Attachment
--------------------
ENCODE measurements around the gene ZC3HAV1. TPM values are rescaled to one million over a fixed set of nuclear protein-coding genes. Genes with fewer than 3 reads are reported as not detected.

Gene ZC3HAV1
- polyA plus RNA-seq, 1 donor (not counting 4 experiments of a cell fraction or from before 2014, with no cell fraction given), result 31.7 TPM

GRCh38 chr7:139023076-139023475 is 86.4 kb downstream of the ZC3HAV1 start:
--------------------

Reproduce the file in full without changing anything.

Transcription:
ENCODE measurements around the gene ZC3HAV1. TPM values are rescaled to one million over a fixed set of nuclear protein-coding genes. Genes with fewer than 3 reads are reported as not detected.

Gene ZC3HAV1
- polyA plus RNA-seq, 1 donor (not counting 4 experiments of a cell fraction or from before 2014, with no cell fraction given), result 31.7 TPM

GRCh38 chr7:139023076-139023475 is 86.4 kb downstream of the ZC3HAV1 start: